Last year, for no particular reason, I showed you my absolute favorite Partridge Family record, one so certain of its place in the repertoire that David Cassidy cut it again for his Now and Then album in 2002.

Now with David gone (liver failure, at sixty-seven), I give you my second favorite Partridge Family record, produced and cowritten by savvy old Wes Farrell. And if it seems odd to you that the Partridge Family would be doing a sort of pre-Jeffersons pop tune, yearning for the time when you actually can move on up to the East Side, well, this works better than it has any right to:

Since you asked: “Bandala” is track 3 on The Partridge Family Album, from deepest 1970.


The coming normalization

Eventually, sexual harassment will complete its inevitable transit from Cardinal Sin to Maybe Bad Form to the least significant, um, peccadillo. The reason for this? Political expediency, of course, with a D in parentheses:

[T]he only way to stay viable as a political party, according to the rules they themselves created and have so vigorously enforced lo these many years, is to somehow make this stuff “ok.” Always believe the woman, right? No means no, right? “Affirmative consent,” for pete’s sake? One way or another, that stuff is going right out the window with the audition tapes from the Weinstein Company.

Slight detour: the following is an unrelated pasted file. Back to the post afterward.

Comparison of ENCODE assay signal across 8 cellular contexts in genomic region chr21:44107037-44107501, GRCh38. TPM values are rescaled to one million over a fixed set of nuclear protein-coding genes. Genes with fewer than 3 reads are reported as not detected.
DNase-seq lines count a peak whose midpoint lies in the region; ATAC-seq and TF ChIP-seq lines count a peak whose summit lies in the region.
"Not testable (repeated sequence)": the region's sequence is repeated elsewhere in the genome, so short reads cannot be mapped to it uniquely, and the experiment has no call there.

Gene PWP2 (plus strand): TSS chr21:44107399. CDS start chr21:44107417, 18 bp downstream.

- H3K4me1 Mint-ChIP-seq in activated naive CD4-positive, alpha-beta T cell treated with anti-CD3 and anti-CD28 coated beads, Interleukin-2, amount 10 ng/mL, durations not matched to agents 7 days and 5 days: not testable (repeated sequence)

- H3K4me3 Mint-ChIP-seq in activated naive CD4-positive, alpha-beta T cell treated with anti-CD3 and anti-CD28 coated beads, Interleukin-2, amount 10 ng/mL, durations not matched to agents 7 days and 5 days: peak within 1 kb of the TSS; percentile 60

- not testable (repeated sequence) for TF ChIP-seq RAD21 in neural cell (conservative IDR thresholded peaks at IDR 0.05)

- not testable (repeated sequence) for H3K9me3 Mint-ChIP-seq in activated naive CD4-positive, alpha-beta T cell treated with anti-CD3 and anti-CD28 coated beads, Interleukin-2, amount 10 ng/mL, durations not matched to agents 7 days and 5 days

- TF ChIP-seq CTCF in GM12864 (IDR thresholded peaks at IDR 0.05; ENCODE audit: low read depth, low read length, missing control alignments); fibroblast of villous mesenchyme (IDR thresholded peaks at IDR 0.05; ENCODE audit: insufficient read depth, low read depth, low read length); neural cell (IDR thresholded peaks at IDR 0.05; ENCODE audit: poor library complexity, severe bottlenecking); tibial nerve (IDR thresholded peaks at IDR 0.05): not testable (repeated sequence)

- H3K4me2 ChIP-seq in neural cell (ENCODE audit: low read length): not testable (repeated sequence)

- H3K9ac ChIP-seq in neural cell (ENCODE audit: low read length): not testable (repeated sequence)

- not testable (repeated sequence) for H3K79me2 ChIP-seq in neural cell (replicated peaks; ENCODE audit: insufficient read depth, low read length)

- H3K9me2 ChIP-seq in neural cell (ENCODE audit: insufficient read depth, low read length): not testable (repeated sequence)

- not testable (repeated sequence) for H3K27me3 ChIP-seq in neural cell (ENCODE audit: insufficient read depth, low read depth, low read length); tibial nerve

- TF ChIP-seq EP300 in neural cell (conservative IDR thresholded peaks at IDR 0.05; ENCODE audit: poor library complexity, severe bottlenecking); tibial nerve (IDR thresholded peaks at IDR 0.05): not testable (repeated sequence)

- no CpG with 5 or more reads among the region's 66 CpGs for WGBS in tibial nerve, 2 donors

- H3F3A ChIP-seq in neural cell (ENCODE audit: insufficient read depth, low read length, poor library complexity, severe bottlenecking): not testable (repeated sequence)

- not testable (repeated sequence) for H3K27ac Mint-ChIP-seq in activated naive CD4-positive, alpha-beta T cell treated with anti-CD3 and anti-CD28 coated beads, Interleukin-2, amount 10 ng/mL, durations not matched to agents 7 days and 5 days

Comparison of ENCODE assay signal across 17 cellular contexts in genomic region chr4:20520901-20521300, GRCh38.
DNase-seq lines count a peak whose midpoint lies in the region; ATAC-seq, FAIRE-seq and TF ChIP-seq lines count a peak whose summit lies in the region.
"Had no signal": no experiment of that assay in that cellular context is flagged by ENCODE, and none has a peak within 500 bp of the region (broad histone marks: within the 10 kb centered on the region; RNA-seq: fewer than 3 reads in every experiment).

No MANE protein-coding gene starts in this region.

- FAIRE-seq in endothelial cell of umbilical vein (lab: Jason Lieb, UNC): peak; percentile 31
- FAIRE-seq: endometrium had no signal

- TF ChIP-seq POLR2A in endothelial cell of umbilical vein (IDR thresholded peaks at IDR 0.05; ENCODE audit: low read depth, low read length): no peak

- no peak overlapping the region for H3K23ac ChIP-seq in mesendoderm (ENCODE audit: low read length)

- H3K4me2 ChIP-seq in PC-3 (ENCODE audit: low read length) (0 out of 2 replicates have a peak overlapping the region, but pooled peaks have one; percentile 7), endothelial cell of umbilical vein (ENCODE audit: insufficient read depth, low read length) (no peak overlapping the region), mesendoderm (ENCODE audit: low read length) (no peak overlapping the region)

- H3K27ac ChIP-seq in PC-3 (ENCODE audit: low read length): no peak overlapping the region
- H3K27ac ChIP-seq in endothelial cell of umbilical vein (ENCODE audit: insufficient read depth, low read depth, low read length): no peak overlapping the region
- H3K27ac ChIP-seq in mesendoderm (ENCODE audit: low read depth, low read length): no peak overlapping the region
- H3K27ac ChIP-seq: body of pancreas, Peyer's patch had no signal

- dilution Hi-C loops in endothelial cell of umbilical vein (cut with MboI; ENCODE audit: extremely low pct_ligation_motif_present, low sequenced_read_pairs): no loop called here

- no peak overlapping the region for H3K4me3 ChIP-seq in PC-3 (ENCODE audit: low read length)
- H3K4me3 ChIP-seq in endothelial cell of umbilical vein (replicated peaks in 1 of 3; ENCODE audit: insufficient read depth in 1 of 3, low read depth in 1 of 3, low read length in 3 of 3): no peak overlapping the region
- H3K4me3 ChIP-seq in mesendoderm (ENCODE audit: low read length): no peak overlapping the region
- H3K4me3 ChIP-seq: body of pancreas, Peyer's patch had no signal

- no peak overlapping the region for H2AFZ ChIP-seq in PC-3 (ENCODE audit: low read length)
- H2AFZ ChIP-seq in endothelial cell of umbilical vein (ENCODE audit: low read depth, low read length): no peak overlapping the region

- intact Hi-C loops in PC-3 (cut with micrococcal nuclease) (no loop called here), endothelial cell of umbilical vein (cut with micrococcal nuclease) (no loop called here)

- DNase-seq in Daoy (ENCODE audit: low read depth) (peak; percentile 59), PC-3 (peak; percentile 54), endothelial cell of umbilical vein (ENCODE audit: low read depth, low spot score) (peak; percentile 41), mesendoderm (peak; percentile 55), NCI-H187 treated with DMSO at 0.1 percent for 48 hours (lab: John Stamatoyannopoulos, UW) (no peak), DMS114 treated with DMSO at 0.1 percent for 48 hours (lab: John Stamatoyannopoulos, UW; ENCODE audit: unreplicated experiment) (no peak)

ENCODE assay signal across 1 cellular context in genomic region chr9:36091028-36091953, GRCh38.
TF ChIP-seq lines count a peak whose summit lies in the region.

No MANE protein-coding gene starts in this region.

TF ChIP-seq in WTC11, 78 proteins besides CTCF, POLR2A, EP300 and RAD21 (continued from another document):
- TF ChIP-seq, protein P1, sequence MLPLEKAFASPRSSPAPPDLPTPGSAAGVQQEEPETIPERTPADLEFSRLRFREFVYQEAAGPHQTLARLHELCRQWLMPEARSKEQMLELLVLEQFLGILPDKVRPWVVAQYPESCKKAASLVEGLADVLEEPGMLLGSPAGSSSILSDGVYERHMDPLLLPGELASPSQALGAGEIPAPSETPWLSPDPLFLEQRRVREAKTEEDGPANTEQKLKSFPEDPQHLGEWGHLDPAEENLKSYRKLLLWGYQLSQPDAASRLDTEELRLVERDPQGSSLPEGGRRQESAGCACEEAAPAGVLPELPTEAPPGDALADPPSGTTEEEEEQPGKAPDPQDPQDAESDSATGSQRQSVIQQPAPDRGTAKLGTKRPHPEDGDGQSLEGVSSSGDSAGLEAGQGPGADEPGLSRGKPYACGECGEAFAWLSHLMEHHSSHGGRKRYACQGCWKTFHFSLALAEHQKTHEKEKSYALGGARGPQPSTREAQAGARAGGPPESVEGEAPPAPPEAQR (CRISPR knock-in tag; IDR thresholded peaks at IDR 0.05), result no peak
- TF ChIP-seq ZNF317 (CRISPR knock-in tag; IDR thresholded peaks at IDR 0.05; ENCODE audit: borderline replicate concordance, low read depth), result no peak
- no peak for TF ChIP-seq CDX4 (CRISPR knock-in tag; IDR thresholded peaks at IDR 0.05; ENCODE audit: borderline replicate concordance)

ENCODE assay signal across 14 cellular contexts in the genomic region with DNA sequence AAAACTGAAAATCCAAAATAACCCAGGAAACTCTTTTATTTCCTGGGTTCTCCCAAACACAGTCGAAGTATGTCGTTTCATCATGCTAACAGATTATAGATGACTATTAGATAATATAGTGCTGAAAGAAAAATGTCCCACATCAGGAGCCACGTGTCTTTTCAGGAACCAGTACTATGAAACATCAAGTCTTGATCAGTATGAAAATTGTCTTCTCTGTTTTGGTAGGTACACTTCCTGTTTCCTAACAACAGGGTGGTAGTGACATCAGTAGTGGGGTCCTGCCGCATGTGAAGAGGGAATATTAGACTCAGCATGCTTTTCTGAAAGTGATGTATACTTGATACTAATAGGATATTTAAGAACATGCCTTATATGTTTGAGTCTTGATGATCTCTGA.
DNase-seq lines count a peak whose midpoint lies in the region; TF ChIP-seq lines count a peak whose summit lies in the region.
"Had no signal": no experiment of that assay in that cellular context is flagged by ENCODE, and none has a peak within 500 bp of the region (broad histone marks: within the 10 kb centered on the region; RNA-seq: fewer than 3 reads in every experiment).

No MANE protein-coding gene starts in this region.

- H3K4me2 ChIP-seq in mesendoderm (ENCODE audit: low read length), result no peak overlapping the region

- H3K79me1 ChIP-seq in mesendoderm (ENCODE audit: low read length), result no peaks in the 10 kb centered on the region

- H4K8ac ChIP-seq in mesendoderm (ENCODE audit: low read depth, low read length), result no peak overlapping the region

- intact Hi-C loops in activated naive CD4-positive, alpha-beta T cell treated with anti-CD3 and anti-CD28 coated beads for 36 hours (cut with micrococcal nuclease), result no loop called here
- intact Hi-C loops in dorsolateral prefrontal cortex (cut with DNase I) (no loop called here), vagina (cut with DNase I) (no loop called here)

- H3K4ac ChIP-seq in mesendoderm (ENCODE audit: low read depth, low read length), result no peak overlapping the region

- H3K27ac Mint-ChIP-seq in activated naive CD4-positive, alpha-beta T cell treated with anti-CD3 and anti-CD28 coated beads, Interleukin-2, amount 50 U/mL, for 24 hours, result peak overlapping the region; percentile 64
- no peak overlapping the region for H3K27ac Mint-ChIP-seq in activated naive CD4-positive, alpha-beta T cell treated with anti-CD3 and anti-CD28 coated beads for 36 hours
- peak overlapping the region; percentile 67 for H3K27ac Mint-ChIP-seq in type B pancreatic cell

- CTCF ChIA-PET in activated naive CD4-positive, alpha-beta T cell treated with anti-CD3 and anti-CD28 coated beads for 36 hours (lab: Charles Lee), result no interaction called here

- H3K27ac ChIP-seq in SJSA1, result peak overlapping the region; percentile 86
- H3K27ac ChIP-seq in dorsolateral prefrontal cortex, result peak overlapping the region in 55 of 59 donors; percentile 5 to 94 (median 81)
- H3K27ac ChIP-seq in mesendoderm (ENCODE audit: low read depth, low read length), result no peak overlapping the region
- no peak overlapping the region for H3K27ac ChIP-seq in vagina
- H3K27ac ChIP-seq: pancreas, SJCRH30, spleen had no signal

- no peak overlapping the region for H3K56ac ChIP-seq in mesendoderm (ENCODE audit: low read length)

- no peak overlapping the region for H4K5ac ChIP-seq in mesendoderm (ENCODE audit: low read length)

My (trite, obvious) guess is that the Left will craft themselves a victim narrative. Here in the next few months, we’ll hear calls for a “national conversation” on the pitfalls of power.

“National conversation,” you may have noticed, translates to “lecture with mandatory attendance.”

Nobody’s saying Al Franken should’ve done that — of course he shouldn’t! — but the poor dear, stressed out from his heroic defense of the Constitution, fell victim to the most insidious disease of all, the disease of being a member of the ruling body of the most powerful nation on Earth. Who wouldn’t grab a sleeping woman’s hooters under those conditions? He needs therapy. Fortunately, our friends in academia have come up with a kind of therapy he can do in his off hours, or even on his own, in his Senate office. Stepping down would, in fact, be counterproductive, as he needs to learn to channel those urges — normal, red-blooded heterosexual urges, there’s nothing wrong with those! — into more “appropriate” behaviors, and the only way he’s going to learn how to do that effectively in the corridors of power is to remain in the corridors of power.